We’ve identified four new mechanisms that have allowed successful companies to adjust their networks as they evolve. First, entrepreneurial contextual gateway focused on transferring new meanings and practices to a context in a locally sensitive way while establishing legitimacy and credibility. Given major disparities across Kenya, such as tribal separations, successful companies have mediated between different groups and considered the local languages ​​of customers and local partners. They have been successful in convincing locals of their legitimacy and recruiting them into their network, for example by having local representatives and partners make frequent public engagements in front of local villagers.

A second mechanism we identified was circumvention of social responsibility, which consisted in productively circumventing the constraints of structural integration. This mechanism was important for de-anchoring oneself from the local context when scaling up operations while preserving local legitimacy. For example, involving effective family members in the organization, on the basis of merit, while creating opportunities for ineffective family members outside the business, avoiding nepotism. A third mechanism we identified was capacity building aligned, that is, motivating partners to participate in coordinated efforts to develop and strengthen the skills and resources of key beneficiaries. For example, successful companies often supported the creation of new markets, for example by facilitating agreements with crowdsourcing platforms that funded their customers (farmers). A fourth mechanism that emerged from our data was align incentives with political actors; that is, engage public officials in a way that aligns with their goals, for example, related to Kenya’s ‘vision 2030’.

Figure 1. Social enterprise network orchestration

Understand sustainable entrepreneurial interventions and solutions in resource constrained settings

This research contributes to a better understanding of how and why social enterprises in the context of the emerging sub-Saharan economy orchestrate networks as their enterprises evolve and require different resources over time. Capturing social enterprise network dynamics over time contributes to our understanding of how and why agentic network actions can help succeed as enterprises evolve in this context, and how design and implementation failures orchestration can be circumvented through efficient network orchestration. This has important implications for our understanding of sustainable entrepreneurial interventions and solutions in resource constrained settings by explaining how stakeholder interests can be aligned over time to “keep things together” and to build ecosystems. effective ones that outlive donors. For example, companies often fail to develop strong relationships with low-income communities, and insights from our study could help these companies develop more inclusive engagement strategies through approaches such as making public commitments to members of the local community.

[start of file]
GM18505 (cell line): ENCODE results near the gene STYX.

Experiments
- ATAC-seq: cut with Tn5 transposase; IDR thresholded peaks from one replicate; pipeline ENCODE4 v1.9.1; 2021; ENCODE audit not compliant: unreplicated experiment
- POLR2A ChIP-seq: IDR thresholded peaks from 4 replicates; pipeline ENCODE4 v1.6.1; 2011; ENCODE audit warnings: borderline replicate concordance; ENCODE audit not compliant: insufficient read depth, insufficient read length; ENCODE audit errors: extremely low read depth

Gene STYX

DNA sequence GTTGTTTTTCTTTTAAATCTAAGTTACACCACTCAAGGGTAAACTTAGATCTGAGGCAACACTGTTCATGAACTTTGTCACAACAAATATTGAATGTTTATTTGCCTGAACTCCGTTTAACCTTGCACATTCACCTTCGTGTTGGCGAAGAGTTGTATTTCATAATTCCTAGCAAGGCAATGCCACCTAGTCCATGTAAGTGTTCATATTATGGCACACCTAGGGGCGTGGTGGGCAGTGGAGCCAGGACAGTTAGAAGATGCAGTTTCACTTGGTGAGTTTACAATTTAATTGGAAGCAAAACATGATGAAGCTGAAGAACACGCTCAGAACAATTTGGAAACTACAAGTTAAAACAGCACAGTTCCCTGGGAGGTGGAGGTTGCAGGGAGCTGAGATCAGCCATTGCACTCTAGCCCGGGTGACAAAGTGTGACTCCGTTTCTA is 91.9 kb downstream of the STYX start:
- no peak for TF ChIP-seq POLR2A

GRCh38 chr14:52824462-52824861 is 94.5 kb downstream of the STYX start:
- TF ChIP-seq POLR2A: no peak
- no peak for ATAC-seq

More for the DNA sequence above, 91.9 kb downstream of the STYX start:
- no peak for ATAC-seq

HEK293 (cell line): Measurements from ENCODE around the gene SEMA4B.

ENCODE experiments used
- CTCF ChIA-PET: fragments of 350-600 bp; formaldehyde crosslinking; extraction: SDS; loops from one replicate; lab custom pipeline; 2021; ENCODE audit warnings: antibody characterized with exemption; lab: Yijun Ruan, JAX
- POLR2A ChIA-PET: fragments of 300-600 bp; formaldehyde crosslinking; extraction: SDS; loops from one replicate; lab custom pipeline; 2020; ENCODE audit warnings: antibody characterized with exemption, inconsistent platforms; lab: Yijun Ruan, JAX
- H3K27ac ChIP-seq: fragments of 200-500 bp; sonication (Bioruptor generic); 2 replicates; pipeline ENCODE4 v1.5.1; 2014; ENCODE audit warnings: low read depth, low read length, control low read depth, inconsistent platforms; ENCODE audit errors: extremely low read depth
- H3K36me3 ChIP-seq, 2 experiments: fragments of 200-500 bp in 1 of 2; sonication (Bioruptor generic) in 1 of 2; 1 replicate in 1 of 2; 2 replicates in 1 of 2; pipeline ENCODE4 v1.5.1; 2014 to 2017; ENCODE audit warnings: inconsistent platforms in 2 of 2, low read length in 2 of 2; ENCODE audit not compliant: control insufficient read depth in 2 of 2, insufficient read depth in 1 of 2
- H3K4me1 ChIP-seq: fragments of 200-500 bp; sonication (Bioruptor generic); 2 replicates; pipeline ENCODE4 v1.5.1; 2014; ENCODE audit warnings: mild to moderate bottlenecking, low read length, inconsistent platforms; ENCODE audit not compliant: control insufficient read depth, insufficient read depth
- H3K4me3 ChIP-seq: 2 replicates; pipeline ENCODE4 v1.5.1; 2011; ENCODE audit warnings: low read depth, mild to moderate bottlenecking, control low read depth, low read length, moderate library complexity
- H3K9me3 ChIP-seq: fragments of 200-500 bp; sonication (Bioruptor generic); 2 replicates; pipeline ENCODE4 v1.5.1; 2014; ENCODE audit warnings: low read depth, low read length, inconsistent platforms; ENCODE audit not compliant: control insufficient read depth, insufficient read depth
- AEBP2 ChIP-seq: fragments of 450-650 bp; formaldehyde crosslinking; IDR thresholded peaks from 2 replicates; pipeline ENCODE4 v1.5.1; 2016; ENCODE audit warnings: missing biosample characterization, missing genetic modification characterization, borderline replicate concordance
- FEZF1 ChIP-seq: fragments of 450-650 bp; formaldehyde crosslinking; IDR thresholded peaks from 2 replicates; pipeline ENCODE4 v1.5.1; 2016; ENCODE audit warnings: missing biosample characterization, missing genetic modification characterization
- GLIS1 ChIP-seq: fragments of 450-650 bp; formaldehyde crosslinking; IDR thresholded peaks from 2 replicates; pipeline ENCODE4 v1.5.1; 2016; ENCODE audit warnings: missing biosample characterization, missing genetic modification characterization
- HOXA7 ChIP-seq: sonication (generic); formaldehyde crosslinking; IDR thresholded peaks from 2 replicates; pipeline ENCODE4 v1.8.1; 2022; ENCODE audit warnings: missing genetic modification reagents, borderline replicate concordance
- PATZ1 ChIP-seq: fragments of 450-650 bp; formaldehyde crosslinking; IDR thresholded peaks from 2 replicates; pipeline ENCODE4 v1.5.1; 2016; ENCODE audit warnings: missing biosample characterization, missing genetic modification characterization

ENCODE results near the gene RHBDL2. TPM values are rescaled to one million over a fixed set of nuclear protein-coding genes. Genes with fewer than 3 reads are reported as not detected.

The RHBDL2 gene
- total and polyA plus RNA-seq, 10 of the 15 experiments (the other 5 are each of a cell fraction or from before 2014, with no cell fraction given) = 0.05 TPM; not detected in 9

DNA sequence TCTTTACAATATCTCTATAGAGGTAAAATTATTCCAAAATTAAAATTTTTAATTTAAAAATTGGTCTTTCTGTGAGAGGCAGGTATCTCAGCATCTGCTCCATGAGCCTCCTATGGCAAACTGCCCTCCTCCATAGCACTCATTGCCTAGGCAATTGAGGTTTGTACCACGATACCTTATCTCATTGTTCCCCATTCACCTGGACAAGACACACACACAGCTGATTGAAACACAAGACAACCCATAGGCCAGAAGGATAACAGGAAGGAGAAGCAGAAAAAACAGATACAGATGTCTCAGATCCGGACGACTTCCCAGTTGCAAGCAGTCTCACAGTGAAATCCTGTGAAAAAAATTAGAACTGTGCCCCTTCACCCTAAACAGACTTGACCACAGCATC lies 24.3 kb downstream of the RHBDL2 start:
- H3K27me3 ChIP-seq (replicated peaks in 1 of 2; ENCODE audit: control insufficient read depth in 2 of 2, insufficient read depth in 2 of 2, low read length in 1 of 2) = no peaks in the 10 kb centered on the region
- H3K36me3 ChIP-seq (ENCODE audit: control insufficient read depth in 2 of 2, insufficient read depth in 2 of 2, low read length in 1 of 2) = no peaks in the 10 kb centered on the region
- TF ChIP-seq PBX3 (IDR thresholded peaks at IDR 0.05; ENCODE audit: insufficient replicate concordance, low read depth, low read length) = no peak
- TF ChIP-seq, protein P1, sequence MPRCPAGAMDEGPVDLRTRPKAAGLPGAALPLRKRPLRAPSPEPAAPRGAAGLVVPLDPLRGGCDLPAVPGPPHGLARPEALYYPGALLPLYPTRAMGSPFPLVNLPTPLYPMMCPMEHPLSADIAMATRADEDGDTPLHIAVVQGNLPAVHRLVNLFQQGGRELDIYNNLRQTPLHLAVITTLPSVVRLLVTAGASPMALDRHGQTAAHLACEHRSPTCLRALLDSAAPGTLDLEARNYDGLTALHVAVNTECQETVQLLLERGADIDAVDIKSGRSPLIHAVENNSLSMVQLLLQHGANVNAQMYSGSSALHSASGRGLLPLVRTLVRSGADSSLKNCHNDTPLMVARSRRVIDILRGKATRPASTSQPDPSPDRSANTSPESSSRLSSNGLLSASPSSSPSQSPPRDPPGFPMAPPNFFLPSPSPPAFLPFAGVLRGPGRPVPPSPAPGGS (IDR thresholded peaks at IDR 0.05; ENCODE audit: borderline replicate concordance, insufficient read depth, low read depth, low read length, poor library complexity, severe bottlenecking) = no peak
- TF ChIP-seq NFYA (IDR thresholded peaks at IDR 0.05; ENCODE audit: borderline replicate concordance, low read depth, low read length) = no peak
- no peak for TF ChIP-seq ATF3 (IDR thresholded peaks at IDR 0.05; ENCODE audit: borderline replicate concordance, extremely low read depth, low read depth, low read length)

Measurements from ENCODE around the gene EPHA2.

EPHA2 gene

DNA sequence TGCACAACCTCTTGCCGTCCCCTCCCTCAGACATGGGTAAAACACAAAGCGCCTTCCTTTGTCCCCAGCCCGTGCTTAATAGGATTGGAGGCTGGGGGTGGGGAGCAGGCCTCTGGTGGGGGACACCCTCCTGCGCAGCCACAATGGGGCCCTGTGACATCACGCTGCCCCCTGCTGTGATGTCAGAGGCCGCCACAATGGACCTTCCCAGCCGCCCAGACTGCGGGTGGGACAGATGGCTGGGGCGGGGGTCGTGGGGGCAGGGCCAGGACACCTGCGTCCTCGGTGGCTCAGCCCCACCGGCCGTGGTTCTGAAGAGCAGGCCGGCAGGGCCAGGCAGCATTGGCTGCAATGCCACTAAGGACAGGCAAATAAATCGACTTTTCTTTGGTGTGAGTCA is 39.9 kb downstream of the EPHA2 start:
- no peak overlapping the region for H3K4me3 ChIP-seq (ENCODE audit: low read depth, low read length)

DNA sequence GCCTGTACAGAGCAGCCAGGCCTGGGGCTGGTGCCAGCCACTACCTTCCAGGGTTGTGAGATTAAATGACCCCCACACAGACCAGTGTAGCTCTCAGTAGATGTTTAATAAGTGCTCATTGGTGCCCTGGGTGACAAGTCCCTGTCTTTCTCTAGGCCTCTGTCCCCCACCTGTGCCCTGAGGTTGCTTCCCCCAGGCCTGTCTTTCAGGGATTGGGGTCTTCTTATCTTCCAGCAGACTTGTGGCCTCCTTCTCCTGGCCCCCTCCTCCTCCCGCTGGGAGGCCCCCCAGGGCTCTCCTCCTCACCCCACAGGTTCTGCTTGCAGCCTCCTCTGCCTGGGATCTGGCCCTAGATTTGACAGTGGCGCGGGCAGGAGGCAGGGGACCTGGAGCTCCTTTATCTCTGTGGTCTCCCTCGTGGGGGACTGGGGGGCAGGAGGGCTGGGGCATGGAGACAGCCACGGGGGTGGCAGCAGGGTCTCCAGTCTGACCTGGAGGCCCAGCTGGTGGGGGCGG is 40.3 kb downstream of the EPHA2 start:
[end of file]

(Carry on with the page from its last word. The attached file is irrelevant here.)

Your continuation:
Managing the “dark side” of social networks

Our study also contributes to understanding how to deal with the “dark side” of social networks, for example, expectations from family, friends and politicians who do not contribute significantly to the company. Since the legitimacy of social enterprises in collectivist contexts tends to be based on achieving social goals and being locally rooted, instead of using simple decoupling mechanisms such as severing ties, enterprises that have succeeded in our study have decoupled these social ties from social enterprise while providing value to them.

In summary, we provide new insights into how and why successful social enterprises develop and align networks in an emerging economy context over time, which improves our collective understanding of how agentic network actions can help. overcome structural constraints as businesses evolve in this environment.